A reader asked me a question about student stress, referring to it as hitting “a wall” in learning. The person said: “On the surface, and without the benefit of knowing the author’s definition of this ‘wall,’ would you agree with this situation, especially regarding high school students today?”
Here is how I responded about student stress and “the wall”:
Yes. I have witnessed this from my experiences as a high school teacher, high school counselor, high school assistant principal, and high school principal.
As youngsters move up to higher grades, less emphasis is placed on learning skills and collaboration and more is placed on competition. We can see this in how teachers ask questions and the emphasis on grades. For example, every time a teacher asks a question and hands are raised to answer, students are competing against each other for the teacher’s attention. This results in student stress. Collaboration, as I show in my book, is a much more effective approach for improving learning.
Also, in the last few decades, emphasis on those factors aimed at self-improvement (as noted by Washington, Jefferson, and Franklin) have rarely been emphasized in meaningful ways. Yes, we may see their platitudes displayed on classroom posters. Generally, though, posters do not teach. Of course there are some exceptions. In the corner of my high school campus was a sign that was there all through my three years: “Achieve the Honorable.” That sign is no longer in front of Hollywood High School.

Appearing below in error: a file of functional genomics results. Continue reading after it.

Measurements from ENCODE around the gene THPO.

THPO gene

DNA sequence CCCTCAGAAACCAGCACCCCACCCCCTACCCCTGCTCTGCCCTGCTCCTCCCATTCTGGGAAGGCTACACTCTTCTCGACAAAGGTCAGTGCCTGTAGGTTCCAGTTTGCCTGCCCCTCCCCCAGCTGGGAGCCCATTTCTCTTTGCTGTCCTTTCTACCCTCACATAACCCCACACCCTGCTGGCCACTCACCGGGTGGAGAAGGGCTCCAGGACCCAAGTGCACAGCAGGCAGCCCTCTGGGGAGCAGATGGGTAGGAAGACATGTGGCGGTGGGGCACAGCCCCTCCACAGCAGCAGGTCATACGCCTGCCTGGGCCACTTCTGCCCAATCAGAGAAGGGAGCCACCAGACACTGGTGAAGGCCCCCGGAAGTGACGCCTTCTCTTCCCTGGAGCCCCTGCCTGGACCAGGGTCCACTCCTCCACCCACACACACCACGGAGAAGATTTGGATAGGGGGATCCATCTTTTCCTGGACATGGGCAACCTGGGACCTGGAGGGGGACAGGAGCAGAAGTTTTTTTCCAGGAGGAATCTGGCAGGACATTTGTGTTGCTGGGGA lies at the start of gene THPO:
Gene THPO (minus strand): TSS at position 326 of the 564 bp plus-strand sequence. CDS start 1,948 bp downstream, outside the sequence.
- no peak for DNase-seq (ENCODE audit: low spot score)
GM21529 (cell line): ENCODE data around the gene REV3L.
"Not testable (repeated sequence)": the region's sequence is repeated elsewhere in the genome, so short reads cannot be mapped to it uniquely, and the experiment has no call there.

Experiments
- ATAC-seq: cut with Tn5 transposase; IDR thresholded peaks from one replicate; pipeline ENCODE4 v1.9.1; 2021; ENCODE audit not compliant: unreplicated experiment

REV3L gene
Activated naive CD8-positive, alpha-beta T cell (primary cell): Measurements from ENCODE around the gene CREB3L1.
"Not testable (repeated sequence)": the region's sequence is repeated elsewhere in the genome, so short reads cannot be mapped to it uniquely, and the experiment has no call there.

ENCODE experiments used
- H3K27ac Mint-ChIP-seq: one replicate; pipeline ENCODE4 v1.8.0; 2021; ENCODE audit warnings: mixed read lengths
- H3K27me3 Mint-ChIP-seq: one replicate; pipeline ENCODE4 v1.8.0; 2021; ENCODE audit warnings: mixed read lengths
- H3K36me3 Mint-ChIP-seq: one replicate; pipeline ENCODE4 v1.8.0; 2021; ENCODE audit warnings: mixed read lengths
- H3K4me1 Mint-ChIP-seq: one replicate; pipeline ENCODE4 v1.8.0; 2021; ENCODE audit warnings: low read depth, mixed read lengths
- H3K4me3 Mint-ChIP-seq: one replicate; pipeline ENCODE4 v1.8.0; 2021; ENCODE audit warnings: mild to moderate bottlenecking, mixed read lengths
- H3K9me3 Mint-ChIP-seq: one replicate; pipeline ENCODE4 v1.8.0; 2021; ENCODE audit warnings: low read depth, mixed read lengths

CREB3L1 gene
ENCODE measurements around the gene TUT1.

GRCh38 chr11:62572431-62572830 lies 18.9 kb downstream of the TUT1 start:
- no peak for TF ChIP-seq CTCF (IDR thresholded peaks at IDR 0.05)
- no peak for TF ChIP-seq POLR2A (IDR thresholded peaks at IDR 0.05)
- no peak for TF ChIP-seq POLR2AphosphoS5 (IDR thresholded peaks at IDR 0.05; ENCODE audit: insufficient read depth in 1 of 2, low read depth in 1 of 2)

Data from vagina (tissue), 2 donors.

Today’s students think they have good character if they help pick up trash and are environmentally aware—even though they may show little respect to their own parents.
The reason that I use “Level D” Democracy in the Levels of Development is that democracy and responsibility (taking initiative to do the right thing) are inseparable.
So, I think that the emphasis on competition to youth who never find themselves in the winner’s circle when they compete and the emphasis on rights over responsibilities are two reasons that we see so much student stress in high school and why students hit the “wall.”
If you’re looking for stress management advice, check out the book Live Without Stress: How to Enjoy the Journey.